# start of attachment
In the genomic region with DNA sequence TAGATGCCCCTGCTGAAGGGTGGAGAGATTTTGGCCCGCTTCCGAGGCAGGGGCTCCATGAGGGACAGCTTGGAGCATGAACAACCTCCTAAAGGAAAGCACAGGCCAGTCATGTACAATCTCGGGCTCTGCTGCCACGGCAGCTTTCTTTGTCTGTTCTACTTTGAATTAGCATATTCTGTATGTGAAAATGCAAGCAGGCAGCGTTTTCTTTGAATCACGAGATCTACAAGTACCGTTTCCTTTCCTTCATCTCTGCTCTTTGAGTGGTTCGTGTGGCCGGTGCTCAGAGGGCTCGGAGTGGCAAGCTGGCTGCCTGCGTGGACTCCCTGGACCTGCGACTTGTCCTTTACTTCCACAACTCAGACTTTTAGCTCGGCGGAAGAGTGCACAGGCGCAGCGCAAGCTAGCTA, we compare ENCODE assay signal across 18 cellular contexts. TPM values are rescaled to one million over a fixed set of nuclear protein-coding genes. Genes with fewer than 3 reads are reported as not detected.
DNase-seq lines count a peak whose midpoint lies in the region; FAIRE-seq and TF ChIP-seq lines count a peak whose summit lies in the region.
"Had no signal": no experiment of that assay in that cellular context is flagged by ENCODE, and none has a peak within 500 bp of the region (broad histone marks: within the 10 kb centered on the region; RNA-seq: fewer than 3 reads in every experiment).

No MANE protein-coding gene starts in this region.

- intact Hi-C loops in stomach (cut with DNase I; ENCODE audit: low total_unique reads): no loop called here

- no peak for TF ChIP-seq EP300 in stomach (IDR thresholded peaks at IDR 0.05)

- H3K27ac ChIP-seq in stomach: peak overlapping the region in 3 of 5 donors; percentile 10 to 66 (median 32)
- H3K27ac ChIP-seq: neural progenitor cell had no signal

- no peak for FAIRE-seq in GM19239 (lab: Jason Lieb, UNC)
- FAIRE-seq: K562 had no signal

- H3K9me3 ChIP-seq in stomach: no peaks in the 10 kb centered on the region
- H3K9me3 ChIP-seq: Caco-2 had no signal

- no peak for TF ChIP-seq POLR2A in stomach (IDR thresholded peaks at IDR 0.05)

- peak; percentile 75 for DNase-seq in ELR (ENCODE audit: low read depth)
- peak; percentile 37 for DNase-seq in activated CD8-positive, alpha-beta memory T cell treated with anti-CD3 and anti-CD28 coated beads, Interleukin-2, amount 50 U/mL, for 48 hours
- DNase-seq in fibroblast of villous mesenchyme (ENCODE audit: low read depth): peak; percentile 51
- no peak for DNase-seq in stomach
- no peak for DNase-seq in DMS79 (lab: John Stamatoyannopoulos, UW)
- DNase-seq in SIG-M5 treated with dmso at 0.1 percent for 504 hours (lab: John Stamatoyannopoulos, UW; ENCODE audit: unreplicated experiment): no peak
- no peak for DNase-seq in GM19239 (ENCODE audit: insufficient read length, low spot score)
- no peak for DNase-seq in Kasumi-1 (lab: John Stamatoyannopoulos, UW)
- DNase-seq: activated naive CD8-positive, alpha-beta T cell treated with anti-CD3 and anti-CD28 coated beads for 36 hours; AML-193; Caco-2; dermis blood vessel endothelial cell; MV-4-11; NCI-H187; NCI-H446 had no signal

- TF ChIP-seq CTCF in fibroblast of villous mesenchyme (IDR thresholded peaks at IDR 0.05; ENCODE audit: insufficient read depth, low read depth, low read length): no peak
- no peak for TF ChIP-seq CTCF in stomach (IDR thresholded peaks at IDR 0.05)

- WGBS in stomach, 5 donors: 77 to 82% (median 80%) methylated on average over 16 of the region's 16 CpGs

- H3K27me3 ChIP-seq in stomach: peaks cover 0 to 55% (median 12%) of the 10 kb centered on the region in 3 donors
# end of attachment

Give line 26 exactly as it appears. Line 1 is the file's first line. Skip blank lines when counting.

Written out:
- H3K27me3 ChIP-seq in stomach: peaks cover 0 to 55% (median 12%) of the 10 kb centered on the region in 3 donors